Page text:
2007 Alan Merriam Prize presented by the Society for Ethnomusicology 2007 PEN/Beyond Margins Book Award Finalist When we think of African American popular music, our first thought is probably not of double-dutch: girls bouncing between two twirling ropes, keeping time to the tick-tat under their toes. But this book argues that the games black girls play ahandclapping songs, cheers, and double-dutch jump ropeaboth reflect and inspire the principles of black popular musicmaking. The Games Black Girls Play illustrates how black musical styles are incorporated into the earliest games African American girls learnahow, in effect, these games contain the DNA of black music. Drawing on interviews, recordings of handclapping games and cheers, and her own observation and memories of gameplaying, Kyra D. Gaunt argues that black girls' games are connected to long traditions of African and African American musicmaking, and that they teach vital musical and social lessons that are carried into adulthood. In this celebration of playground poetry and childhood choreography, she uncovers the surprisingly rich contributions of girlsa play to black popular culture.Liese [pronounced aLisaa] (b. 1962, Manhattan and raised in Queens, New ... Self -Designation: African American. Recorded on audiocassette. Marlys (b. 1956, Washtenaw County, Michigan). Interviewed November 11, 1994. Parents fromanbsp;...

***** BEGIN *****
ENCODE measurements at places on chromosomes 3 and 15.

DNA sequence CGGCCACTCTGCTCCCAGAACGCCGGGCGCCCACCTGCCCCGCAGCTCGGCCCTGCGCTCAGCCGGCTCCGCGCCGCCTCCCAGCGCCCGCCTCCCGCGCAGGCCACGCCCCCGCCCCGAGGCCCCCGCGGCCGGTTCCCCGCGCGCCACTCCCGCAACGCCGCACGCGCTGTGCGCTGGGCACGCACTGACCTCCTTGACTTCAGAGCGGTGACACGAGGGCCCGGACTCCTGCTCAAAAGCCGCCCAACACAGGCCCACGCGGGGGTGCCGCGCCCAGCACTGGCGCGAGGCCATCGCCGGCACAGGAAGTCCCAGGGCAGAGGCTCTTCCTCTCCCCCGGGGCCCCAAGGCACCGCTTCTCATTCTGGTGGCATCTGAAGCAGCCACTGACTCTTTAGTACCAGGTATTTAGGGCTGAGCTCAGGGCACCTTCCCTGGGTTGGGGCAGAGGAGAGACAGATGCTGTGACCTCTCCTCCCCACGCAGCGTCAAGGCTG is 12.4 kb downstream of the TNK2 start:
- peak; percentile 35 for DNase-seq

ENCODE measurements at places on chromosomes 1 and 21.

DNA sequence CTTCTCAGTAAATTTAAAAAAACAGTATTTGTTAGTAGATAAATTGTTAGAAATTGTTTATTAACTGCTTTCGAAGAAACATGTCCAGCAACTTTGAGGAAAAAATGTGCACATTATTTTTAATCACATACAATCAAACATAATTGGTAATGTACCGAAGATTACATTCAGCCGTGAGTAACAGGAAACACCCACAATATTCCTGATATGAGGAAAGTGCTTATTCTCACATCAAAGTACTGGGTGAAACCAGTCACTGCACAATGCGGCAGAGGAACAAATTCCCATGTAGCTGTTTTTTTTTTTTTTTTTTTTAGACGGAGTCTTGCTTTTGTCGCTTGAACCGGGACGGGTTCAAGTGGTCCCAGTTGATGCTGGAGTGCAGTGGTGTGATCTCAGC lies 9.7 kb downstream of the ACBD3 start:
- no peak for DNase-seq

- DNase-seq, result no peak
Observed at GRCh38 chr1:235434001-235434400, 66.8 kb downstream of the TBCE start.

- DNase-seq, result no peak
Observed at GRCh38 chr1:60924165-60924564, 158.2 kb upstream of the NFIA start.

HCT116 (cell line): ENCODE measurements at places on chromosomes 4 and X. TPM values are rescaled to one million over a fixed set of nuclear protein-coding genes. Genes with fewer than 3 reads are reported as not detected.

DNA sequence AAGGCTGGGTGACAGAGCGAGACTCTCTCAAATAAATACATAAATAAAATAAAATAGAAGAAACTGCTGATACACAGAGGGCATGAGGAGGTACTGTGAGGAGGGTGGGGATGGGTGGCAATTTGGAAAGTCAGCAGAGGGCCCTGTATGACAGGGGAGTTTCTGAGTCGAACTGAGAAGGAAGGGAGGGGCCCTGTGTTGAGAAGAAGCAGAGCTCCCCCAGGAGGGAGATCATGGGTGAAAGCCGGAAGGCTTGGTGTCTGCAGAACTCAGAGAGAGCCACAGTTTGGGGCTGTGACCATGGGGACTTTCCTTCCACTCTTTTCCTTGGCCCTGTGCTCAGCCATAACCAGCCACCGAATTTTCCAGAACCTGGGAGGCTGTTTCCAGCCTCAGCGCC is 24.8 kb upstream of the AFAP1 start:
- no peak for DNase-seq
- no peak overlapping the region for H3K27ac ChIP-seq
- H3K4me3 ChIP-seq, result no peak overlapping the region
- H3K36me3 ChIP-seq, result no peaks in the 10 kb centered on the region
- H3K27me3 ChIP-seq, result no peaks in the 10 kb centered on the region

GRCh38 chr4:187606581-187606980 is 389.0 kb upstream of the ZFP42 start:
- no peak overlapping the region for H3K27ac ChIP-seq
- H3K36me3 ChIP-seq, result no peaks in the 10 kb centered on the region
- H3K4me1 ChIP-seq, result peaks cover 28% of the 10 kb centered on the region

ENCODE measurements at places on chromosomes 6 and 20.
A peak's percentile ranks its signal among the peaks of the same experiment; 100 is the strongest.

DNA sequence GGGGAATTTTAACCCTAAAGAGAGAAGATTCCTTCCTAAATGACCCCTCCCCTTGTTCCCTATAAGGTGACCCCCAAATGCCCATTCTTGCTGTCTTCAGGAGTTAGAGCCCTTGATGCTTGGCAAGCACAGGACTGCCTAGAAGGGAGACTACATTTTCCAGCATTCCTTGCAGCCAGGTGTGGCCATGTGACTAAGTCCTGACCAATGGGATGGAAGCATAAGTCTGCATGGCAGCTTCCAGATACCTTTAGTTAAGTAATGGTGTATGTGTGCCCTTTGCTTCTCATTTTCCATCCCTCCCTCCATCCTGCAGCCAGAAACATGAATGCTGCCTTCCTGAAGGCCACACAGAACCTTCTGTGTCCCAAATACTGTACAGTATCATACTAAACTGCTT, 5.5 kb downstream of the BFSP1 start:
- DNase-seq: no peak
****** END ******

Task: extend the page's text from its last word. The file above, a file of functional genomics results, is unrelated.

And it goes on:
|Title||:||The Games Black Girls Play|
|Author||:||Kyra D. Gaunt|
|Publisher||:||NYU Press - 2006-02-06|